“She was no longer wrestling with the grief, but could sit down with It as a lasting companion and make it a sharer in her thoughts.”
~ George Eliot
About two years ago, I started writing a fanfiction story about grief. Funnily enough, it was the conclusion of the tale of the first character I ever wrote about, because to date, it remains my last fanfiction. I hope to do more, but as yet I remain uninspired. When I first wrote about Jess, she was happy, and she became happier by falling in love. Naturally, the course of true love never did run smooth, but I did not imagine that one day I would be in my car, driving down the road towards home (she lived here, in my house, initially) when it popped into my head that she was dying. It was my first encounter with the autonomy of characters: they don’t always do what the author wants, you know… What the situation that Jess and her partner found themselves in gave me was a chance to write about something I know far too much about: grief.
For those of you new to my blog, I should explain that my parents died when I was young: my Dad when I was almost 10, my Mum when I was 14. Her sudden death at home was quite a traumatic experience for a young person, but in 1972, there was little or nothing in the way of counselling or support on offer, and that only served to make me bury my feelings deeper. It’s only with the benefit of experience and hindsight that I can see how what happened continued to ricochet through my life for decades. Even now, I can feel the tears welling up as I type. I am taken back to those emotions of anger, fear, loneliness, desperation, guilt, as I am every time I think about that time.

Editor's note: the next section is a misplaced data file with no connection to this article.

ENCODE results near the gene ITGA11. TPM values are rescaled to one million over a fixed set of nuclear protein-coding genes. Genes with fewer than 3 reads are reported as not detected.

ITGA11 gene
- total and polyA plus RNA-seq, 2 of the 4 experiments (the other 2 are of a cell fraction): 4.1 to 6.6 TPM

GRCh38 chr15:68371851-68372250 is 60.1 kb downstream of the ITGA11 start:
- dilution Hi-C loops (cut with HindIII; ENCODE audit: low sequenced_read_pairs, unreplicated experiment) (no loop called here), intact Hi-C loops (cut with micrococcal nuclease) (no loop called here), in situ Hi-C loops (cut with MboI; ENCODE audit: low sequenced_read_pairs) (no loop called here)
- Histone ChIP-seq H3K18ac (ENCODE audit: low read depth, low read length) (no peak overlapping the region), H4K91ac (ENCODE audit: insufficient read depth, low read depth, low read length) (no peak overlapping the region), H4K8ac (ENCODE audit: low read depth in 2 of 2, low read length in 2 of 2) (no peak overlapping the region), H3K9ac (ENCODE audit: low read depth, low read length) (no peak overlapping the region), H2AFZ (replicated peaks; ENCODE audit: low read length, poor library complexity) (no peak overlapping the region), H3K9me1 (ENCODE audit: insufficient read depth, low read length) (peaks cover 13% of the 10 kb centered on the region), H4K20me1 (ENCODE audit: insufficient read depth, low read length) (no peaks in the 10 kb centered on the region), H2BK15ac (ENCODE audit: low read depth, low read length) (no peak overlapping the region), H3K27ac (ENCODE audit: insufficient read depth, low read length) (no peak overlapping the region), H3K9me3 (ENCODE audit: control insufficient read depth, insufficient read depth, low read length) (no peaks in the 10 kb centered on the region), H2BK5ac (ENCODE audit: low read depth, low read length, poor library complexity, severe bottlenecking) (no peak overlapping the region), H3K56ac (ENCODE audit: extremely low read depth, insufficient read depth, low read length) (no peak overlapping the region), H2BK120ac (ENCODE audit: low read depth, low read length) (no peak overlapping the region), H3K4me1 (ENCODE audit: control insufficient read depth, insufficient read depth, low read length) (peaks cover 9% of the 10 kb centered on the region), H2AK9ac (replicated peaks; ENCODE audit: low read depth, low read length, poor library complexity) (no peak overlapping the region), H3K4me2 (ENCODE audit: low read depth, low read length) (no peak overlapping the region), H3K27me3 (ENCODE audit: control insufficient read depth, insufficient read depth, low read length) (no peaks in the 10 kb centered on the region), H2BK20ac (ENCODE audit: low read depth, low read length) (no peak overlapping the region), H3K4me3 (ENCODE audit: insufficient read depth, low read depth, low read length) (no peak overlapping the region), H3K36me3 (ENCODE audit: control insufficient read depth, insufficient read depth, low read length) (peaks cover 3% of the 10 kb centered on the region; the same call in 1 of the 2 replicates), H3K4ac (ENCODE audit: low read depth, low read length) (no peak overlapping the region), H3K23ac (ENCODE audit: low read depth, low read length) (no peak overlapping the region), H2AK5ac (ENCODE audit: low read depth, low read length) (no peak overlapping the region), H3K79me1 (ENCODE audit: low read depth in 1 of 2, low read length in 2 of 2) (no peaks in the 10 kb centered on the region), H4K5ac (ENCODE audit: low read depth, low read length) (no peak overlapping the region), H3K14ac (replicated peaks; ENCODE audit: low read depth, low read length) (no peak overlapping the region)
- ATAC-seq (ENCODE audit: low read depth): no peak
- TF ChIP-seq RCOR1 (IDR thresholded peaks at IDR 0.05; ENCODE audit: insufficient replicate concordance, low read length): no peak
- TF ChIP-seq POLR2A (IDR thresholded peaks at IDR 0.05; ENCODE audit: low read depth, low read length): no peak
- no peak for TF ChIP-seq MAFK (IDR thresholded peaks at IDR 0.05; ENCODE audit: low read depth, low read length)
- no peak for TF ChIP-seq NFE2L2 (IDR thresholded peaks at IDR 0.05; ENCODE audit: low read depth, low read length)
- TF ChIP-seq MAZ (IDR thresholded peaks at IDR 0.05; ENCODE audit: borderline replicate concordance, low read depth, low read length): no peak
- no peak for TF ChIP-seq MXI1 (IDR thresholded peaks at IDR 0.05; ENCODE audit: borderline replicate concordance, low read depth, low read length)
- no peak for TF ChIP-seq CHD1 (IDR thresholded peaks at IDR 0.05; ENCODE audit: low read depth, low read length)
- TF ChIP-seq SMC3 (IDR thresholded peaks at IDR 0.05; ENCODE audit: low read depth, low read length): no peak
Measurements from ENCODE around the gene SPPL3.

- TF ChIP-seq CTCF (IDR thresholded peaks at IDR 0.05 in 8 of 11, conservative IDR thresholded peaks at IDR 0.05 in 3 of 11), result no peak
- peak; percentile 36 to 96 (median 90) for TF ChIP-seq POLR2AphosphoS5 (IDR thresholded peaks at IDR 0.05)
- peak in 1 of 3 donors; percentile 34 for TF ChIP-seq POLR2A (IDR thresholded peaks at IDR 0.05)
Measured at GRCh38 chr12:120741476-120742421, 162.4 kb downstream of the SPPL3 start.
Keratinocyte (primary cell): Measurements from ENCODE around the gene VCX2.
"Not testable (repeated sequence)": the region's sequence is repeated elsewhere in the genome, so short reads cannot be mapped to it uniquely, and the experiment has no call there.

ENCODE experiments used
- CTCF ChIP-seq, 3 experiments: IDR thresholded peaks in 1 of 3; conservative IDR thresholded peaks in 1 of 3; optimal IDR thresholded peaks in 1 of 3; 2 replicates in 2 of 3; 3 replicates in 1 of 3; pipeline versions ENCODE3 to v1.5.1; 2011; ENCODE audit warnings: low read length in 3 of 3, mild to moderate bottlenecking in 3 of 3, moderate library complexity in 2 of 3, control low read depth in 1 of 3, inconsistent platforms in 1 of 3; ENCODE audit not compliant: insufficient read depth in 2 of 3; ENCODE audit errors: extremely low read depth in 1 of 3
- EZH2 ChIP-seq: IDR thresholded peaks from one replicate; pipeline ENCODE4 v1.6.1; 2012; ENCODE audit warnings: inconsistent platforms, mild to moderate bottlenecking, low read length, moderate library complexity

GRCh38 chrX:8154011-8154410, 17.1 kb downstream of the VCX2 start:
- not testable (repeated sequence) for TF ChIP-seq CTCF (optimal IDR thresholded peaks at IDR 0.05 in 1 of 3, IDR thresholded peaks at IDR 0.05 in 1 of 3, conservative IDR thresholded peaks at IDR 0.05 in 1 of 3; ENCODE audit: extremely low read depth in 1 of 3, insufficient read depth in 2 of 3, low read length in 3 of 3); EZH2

That final fanfiction, called Only Time and Tears, wasn’t the first one in which I had touched on the subject of bereavement and its aftermath, but it was the first one explicitly about it. In the course of the story, Jess’s partner meets other bereaved people who have differing reactions to their losses. If there is one thing I have learned over the last 54 years, it is that there is no ‘right’ way to grieve. I am a regular listener to Cariad Lloyd’s excellent “Griefcast”. If you are a podcast person, I cannot recommend that one highly enough. As you will learn from listening to her guests, every person has a unique experience, and naturally, each has a unique way of coping. But all too often they speak of being expected to conform to some societal norm, some timetable. If there is one thing I want the world to understand, it’s that THERE IS NO TIMETABLE FOR GRIEF!
And it grabs you at the strangest moments, unexpectedly, without warning sometimes. There are the obvious danger points, like anniversaries, birthdays, Christmas, that sort of thing, but a few years back I had a mini-meltdown in the Chateau de Clos Lucé, where Leonardo da Vinci spent his final years. My parents took me to art galleries all the time, our house was full of art books and paintings, and to be in a room where Leonardo actually worked was overwhelming. Occasionally I find pieces of music with no direct association can get me, too. Something about the sounds, the meaning, the timbre…whatever it is, I don’t know. Possibly the fact that I respond emotionally to music quite readily.
But to return to matter of allowing time for grieving, which is what I want to discuss this time, i think it’s important to understand two things: firstly, as I said already, we all have to go according to our own individual schedules, and secondly, we have to accept that grief changes over time. It takes many forms; it sneaks up in disguise, and if you haven’t been given (or given yourself) the time and space you need to come to terms with all of the emotions attached to your loss, you can make some big mistakes.
When I look back on the four or five years that followed my mother’s death, I can see now that one thing piled on top of another to cause me to lose my way. Instead of going to university and studying for a degree, I began to fail at school almost immediately. My base of knowledge and enthusiasm for some subjects carried me through most of my O-Levels, but by the Sixth Form I was skiving off almost more than I was attending, because (I see now) I was depressed. I opted to go into nursing because I knew I’d get accommodation and all I wanted at that moment was to get away from my sister-in-law. Life had become intolerable in that house and it was a few years before I felt as if I had a home anywhere. Nursing didn’t work out for me either, probably because I wasn’t sufficiently committed to it, but also because I injured my back.